When’s the last time you went to a public range and had a horrible day—not because your guns weren’t cooperating, but because well-meaning idiots offered unsolicited coaching, handled your stuff without asking, asked questions or “corrected” your form when you were in the middle of shooting groups, or just plain made a nuisance of themselves? If you’re a regular at the shooting range, I’ll wager it happens to you all too often.
Not so very long ago, guns were regarded as something between tools and musical instruments, and a stranger wouldn’t presume to correct one’s shooting any more than they’d correct the way you use a crescent wrench or finger your fiddle during the schoolhouse jam session.
Don’t get me wrong: There are lots of fine, respectful shooters that are a pleasure to share a range with. I’ve made some greatly valued acquaintances by sharing a mellow afternoon at the range with courteous gun people. But today, every well-meaning mall ninja wants to show off the tricks they picked up at the local tacticool academy, and even stump-sitting, tobacco-spitting handloaders will heave themselves off their seat if they figure there’s something wrong with your ammo—and they’re the ones to fix it for you. Trying to spend a peaceful day at the range can sometimes be akin to standing on a fire ant hill and hoping if you ignore them, they’ll go away.
Recently some friends and I kicked around what we figure to be the most exasperating habits regularly exhibited by annoying range-goers. Here they are, along with are a few old-school gentlemanly tips to help you be the best range stranger you can be.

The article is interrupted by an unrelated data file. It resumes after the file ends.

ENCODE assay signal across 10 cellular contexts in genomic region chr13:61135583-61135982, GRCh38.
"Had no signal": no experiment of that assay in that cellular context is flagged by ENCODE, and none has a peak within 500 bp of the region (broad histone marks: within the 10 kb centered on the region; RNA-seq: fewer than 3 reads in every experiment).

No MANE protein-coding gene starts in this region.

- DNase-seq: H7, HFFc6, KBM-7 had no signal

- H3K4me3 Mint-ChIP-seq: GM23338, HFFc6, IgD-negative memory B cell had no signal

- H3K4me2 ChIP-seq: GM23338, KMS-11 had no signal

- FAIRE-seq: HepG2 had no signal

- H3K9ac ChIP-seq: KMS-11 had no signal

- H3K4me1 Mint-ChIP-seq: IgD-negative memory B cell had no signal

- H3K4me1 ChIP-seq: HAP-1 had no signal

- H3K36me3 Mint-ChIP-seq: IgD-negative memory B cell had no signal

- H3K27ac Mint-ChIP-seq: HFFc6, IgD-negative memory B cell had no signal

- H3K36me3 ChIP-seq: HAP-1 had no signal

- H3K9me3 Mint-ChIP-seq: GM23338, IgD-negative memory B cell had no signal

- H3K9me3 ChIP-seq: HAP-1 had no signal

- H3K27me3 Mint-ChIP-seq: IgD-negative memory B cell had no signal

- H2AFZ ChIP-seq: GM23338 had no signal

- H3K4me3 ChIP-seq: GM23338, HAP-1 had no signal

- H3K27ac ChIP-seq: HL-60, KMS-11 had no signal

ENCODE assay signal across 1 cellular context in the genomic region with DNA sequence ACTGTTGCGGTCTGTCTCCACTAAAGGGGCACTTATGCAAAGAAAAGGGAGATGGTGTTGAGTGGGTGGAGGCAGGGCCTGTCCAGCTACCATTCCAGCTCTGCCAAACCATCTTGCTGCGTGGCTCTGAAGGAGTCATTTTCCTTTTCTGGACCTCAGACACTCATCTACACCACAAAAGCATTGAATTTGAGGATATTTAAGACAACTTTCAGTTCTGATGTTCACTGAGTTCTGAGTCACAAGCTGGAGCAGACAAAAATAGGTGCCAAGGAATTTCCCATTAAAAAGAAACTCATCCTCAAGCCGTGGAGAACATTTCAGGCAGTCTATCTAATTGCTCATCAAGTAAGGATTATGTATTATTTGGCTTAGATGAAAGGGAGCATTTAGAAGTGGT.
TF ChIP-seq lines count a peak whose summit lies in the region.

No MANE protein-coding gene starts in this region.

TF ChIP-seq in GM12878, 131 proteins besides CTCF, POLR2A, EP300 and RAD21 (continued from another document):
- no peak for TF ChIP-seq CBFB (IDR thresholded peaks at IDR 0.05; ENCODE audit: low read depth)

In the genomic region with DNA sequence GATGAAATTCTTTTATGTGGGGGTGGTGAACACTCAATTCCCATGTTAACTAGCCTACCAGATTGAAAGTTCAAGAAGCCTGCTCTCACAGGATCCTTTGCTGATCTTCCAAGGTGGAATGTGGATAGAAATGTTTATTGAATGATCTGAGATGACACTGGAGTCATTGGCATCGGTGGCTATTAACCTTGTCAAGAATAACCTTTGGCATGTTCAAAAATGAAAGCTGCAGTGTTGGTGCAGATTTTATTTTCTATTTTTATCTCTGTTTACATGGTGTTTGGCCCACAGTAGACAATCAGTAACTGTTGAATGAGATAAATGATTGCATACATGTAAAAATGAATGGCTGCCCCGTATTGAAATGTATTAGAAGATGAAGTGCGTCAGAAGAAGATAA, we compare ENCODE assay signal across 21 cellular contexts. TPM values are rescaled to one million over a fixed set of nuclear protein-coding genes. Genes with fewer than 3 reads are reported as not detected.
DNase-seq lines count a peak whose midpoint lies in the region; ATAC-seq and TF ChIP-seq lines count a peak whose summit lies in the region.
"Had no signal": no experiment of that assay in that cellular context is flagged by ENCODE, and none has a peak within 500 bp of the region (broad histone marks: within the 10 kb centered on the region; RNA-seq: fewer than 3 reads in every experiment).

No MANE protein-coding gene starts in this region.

- Unless specifically requested, don’t offer advice or attempt to correct a stranger at the range—no matter how sure you are that you can help him or her. As good friend and NRA editor Jeff Johnston put it, “Unless a man points a gun directly at you, don’t say a damn word about his shooting techniques or range habits unless he asks for tips.” Over my decades of shooting, I’ve almost never received a quality unsolicited tip from a total stranger. Capable, accomplished shooters know how to behave like a gentleman at the range, and the techniques so eagerly pressed upon you by others are usually erroneous—and unwelcome to boot.
That doesn’t mean that if a neophyte shooter—or even an old hand—notes your expertise and politely asks your advice that you should refuse it. Quite the opposite: Offer all requested help, but wait until rapport and mutual regard is established before proffering knowledge unasked.